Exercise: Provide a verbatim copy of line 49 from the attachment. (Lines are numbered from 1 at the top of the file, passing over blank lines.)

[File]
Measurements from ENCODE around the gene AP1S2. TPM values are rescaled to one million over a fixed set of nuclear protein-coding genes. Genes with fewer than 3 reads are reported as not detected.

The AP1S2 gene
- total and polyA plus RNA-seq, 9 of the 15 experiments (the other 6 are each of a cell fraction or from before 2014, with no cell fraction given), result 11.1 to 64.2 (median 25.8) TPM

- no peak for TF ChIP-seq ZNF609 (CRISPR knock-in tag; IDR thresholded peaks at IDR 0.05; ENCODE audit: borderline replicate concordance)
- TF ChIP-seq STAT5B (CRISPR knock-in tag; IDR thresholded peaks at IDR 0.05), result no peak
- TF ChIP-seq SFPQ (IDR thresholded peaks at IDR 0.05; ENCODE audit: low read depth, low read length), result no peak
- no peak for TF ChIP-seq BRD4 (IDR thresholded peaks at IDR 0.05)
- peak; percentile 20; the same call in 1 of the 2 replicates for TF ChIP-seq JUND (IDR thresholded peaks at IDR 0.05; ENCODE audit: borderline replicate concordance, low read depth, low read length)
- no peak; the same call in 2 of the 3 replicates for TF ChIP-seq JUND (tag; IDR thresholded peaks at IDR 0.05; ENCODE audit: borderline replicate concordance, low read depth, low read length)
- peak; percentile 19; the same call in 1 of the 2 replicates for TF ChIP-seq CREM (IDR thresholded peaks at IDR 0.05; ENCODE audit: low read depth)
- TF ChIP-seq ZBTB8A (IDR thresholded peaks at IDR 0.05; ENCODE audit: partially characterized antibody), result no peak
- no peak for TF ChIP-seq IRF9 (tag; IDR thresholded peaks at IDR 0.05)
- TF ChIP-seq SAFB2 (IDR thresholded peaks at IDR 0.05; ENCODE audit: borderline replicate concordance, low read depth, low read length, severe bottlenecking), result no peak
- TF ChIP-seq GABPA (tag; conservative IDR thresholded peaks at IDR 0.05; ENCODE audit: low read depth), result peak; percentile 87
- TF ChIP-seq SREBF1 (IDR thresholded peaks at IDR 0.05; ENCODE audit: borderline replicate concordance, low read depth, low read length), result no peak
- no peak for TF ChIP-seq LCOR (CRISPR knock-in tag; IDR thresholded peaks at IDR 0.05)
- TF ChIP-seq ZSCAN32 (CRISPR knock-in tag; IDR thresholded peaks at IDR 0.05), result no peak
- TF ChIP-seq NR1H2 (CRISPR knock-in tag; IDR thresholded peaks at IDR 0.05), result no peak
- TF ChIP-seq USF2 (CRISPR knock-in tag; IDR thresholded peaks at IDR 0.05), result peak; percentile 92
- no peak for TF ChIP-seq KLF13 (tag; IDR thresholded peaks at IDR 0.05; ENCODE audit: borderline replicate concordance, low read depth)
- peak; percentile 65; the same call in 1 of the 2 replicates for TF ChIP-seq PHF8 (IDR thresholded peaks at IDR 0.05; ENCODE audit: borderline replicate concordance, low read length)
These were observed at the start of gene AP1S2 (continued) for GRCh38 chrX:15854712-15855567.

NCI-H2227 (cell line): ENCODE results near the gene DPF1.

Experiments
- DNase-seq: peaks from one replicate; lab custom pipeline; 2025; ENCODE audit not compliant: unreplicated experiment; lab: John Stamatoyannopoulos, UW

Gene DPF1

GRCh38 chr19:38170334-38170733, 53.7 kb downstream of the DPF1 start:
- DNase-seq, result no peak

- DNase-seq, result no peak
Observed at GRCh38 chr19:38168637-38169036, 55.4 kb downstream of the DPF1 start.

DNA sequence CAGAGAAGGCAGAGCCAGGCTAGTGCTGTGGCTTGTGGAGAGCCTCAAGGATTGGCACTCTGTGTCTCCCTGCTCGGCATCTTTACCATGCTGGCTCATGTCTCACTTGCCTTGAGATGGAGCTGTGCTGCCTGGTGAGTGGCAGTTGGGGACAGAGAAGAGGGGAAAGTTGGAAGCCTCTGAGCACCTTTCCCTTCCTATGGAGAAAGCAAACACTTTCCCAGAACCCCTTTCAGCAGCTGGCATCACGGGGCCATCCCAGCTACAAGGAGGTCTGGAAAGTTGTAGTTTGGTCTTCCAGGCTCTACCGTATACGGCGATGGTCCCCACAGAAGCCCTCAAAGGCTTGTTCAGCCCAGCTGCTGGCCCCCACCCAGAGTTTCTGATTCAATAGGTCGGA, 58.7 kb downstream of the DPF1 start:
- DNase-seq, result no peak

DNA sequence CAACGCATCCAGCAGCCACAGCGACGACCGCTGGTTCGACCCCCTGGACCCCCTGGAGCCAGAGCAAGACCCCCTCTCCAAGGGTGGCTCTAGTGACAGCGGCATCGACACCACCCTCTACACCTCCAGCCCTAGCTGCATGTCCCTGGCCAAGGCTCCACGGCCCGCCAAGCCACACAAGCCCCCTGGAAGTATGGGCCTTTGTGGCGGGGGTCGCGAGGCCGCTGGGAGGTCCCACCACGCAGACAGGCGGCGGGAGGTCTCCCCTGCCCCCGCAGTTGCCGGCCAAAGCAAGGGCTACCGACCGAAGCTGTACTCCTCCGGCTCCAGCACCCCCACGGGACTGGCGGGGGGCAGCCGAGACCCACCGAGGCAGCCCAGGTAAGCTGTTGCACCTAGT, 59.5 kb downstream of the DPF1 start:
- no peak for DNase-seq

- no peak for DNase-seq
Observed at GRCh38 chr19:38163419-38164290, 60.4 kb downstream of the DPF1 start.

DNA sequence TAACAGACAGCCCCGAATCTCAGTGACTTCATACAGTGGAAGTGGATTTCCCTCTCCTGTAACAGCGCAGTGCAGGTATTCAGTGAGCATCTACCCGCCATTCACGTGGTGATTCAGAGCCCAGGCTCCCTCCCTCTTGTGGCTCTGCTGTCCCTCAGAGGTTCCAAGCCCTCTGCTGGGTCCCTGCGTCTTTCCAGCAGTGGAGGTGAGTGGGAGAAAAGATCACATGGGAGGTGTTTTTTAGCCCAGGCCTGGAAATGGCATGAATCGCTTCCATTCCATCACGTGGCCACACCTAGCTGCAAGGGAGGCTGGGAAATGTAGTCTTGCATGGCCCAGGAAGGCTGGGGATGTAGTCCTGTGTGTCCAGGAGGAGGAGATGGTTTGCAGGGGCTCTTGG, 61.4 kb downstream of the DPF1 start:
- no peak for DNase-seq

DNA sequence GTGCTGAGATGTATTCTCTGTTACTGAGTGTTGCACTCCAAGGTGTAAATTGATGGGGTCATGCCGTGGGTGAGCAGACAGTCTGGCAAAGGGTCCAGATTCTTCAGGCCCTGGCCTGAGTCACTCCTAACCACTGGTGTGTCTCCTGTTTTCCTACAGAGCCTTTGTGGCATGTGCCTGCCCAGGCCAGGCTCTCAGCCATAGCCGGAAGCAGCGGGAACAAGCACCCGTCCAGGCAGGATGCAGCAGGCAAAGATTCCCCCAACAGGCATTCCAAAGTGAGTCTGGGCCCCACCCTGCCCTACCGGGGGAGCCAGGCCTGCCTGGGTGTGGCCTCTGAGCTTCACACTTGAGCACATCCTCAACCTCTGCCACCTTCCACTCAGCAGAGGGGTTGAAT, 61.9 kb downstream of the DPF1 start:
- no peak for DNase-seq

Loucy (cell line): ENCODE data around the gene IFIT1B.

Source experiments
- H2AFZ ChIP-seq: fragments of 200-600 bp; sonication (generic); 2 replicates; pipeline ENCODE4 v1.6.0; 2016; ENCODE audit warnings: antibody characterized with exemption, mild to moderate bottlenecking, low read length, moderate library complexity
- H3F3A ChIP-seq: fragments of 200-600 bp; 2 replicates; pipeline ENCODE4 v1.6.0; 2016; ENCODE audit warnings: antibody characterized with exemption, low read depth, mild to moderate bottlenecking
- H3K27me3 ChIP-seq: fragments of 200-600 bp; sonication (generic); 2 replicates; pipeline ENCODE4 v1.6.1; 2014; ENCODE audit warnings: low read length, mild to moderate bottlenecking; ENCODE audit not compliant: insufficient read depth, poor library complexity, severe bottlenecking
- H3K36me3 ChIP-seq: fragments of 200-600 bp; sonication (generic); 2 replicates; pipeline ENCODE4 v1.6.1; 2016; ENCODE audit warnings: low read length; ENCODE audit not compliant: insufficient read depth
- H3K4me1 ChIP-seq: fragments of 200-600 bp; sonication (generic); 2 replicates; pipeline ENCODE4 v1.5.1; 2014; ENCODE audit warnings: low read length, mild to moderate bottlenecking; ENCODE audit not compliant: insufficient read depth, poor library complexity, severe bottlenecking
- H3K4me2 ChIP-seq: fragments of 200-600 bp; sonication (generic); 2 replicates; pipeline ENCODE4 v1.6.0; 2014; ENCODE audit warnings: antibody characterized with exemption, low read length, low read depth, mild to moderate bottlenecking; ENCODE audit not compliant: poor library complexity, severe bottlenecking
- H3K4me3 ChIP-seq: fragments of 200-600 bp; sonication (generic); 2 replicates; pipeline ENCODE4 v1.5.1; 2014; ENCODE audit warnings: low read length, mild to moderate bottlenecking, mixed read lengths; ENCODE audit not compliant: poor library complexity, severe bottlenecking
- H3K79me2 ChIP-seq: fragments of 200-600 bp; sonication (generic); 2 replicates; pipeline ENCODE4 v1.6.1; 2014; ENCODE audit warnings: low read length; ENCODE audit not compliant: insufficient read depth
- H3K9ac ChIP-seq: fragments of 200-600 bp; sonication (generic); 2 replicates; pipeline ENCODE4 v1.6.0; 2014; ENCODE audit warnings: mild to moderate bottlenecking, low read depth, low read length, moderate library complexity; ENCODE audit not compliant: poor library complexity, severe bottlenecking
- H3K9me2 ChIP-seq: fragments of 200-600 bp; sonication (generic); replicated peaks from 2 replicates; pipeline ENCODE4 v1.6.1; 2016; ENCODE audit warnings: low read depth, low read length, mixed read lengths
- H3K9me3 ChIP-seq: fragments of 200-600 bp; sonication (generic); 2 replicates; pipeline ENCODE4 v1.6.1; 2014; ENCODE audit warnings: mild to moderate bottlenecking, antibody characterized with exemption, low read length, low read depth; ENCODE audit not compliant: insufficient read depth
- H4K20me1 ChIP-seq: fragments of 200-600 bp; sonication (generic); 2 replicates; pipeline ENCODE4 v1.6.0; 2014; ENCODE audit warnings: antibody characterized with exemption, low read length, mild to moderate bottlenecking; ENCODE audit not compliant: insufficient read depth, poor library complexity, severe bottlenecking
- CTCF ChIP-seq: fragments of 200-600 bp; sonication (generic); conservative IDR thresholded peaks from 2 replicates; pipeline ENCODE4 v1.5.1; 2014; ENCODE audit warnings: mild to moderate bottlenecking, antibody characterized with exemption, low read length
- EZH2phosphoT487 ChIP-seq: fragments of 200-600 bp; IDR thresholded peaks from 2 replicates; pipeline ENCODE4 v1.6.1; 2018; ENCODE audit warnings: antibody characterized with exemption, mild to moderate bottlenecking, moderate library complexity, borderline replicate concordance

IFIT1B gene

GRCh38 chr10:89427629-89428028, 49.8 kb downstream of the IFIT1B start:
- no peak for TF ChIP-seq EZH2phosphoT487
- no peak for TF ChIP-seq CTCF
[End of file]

- H3K4me3 ChIP-seq: fragments of 200-600 bp; sonication (generic); 2 replicates; pipeline ENCODE4 v1.5.1; 2014; ENCODE audit warnings: low read length, mild to moderate bottlenecking, mixed read lengths; ENCODE audit not compliant: poor library complexity, severe bottlenecking